development-led evictions

Development-led evictions add to housing woes

New CMHC report looks at what's driving Toronto tenants out of their homes
Tuesday, October 5, 2021

The landscape of rental housing has changed in recent years, with notable sources citing a marked rise in development-led evictions. Commonly referred to as “renovictions”, this type of displacement occurs when a property owner or landlord applies to evict a tenant due to the desire to make changes to the unit, building, or land. Research in this area has been sparse, and as such, CMHC recently embarked on a study to delve more deeply into the issue.

“Formal, development-led eviction applications in Canada’s largest municipality, the City of Toronto, increased in prevalence between 2010-2020,” observed report authors Christopher Zakher and Jordan Nanowski from CMHC’s Housing Market Insights team. “This phenomenon, which relates directly to the potential loss of rental housing for certain households—and, in the context of a supply-constrained rental market such as Toronto’s, the potential loss of limited affordable rental housing options—has largely gone unexplored. For this reason, we sought to uncover key trends underpinning it over the previous decade.”

Process & background

Using eviction applications as a proxy, the report provides insight into the prevalence of development-led evictions in Canada’s largest municipality and puts these findings in context with the loss of rental housing it may cause for specific households in need of affordable options. Essentially, the study set out to answer the following three questions:

  1. What has been the prevalence of formal, development-led eviction applications in the City of Toronto over time?
  2. Was the assumed work that inspired these formal eviction applications warranted?
  3. Primarily, who was submitting these applications— existing or new rental property owners?

Key findings

When compared to the size of the primary rental market stock, the prevalence of formal, development-led eviction applications between 2010-2020 was low. Nevertheless, these eviction applications did increase markedly over this period.

Applications were overwhelmingly concentrated in the Former City of Toronto and appeared four times higher for rental units in the secondary rental market versus the primary rental market.

Over the previous decade, formal, development-led eviction applications increased simultaneously with the widening gap between average asking (i.e., vacant unit) and average market (i.e., occupied unit) rents in the city’s primary rental market.

Rental units in older structures in the city’s primary rental market tended to be the subject of formal, development-led eviction applications. As well, city locales with a larger share of rental housing identified as requiring major repairs saw a greater number of applications.

Finally, in the primary rental market, it was relatively common to see formal, development-led eviction applications submitted following the sale of a rental property to a new owner.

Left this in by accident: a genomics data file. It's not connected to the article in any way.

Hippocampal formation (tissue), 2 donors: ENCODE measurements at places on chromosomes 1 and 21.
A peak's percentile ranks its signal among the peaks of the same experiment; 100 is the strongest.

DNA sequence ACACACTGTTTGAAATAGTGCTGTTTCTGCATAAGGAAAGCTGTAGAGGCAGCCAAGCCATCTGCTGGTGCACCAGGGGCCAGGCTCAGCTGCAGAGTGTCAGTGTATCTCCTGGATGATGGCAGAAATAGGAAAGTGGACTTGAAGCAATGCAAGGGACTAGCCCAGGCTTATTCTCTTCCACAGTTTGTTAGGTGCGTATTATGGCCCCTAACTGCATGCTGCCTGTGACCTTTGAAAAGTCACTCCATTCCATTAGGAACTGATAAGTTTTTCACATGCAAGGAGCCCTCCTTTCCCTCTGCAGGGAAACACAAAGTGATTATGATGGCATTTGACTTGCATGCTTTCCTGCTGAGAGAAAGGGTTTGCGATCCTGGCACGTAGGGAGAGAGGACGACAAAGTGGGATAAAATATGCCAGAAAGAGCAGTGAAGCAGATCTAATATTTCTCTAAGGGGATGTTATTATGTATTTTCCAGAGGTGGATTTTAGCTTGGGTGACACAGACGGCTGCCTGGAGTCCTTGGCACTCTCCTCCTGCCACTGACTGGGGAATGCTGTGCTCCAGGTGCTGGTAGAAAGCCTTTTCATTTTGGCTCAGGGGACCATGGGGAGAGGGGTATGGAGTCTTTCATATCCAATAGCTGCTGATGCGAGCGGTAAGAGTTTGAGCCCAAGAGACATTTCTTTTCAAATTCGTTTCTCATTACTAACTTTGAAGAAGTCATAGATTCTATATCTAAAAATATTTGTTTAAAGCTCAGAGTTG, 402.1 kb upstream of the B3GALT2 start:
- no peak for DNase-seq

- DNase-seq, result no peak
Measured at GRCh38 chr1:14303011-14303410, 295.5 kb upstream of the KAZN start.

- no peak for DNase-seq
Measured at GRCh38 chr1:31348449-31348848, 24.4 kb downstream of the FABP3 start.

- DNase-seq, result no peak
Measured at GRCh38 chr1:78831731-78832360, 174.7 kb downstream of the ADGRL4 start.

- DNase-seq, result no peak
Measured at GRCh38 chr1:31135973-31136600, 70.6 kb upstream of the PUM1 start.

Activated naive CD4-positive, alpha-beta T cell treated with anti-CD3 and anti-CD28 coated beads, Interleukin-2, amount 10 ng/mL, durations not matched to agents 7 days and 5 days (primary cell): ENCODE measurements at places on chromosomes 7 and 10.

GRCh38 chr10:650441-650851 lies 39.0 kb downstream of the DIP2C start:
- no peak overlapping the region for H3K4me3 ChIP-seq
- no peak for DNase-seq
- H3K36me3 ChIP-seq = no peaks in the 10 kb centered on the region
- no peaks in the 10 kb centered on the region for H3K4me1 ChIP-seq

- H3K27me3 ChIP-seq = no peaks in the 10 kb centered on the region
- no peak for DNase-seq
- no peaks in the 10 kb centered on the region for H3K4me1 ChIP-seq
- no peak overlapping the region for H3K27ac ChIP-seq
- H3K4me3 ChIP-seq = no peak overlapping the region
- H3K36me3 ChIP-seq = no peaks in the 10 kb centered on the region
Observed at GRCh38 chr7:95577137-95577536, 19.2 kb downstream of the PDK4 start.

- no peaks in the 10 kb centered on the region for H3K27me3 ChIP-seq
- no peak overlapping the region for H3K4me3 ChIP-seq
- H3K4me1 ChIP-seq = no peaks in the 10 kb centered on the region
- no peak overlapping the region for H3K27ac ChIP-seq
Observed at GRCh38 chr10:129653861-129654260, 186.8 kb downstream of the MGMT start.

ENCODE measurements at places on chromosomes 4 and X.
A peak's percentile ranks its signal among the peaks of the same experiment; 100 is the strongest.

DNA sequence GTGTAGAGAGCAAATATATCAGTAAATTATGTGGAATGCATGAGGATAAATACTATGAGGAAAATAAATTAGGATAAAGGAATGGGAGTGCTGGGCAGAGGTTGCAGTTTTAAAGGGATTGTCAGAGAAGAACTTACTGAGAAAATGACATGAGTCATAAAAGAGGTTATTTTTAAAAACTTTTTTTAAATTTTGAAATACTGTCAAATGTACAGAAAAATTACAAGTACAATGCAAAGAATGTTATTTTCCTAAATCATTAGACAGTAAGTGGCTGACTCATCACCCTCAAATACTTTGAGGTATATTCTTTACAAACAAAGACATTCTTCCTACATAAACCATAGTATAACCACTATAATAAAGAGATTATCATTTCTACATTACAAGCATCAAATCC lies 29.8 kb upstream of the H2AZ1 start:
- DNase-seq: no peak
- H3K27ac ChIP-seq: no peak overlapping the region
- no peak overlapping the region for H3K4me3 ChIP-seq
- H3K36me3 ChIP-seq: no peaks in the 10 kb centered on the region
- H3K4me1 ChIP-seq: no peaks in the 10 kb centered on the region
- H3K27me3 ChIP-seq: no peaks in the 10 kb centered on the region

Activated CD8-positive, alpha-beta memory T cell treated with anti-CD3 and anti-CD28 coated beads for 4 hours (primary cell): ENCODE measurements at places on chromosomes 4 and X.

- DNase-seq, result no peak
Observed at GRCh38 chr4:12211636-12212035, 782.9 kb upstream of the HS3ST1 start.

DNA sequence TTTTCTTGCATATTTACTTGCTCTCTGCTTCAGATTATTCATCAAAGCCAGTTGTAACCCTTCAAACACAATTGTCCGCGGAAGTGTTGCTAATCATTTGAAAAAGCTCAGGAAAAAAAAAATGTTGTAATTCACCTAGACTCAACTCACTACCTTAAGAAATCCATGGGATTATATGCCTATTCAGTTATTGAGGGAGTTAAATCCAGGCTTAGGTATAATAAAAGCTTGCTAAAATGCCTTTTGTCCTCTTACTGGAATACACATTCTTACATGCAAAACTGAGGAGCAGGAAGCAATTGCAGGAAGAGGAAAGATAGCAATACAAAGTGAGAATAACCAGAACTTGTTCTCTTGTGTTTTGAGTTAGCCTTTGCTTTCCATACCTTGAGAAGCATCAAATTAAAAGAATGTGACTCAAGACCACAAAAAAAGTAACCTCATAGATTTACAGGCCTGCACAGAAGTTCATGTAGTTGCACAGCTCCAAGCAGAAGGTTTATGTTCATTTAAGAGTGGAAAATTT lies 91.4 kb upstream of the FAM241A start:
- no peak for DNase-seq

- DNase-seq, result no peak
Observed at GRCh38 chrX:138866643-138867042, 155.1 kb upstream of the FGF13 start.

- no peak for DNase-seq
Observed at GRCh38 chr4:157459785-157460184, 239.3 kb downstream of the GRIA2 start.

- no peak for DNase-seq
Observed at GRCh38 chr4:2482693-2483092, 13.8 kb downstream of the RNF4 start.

Ongoing implications

First and foremost, given the scarcity of affordable rental housing, tenants who are being evicted for the purpose of renovation are then faced with the greater challenge of finding a comparable new home. According to the report authors, this may explain why there has been greater disagreement on the part of tenants with N13 eviction notices in recent years. (Recall that these eviction applications are submitted to the LTB when a tenant disagrees with the N13 notice of eviction or does not move out of their rental unit upon receipt of the notice). Addressing the lack of rental supply would seem to be the most obvious solution to resolve this over the long-term.

The second implication, which comes in the form of a question, is how do we balance the need between adequate rental housing and affordable rental housing in the short-term? In other words, is it possible to address the inadequate housing in which nearly one in 10 of the city’s renter households find themselves in without evicting them into a more expensive, oftentimes, unaffordable rental market?

Thirdly, the report identified a plethora of data gaps when it comes to development-led evictions. Most notably, the report authors stated they were not able to acsertain how many formal, development-led eviction applications led to a single eviction, nor could they gauge the totality of development-led eviction activity taking place (i.e. they were unable to quantify the number of evictions taking place informally).

As the rental housing landscape changes and the prevalence of development-led evictions continues to rise, one obvious implication is that there are few measures currently in place to address the fallout associated with the lack of affordable housing.

Additional CMHC findings related to evictions

Between October 2019 and March 2020, CMHC conducted in-depth, semi-structured interviews with both professional housing stakeholders and tenants who’d lived through an eviction. This analysis revealed that:

  • development-related and ‘no-fault’ evictions are occurring with more frequency;
  • there has been a shift from evictions driven by tenant-factors to those driven by landlord-factors;
  • the changing scale of evictions, with mass evictions involving entire buildings at once, were reported in Winnipeg, Vancouver, New Westminster, Kitchener–Waterloo, Hamilton, Toronto, and Halifax.

To find out more about the changing topography of the rental housing landscape, and specifically, what’s driving residential evictions, visit:


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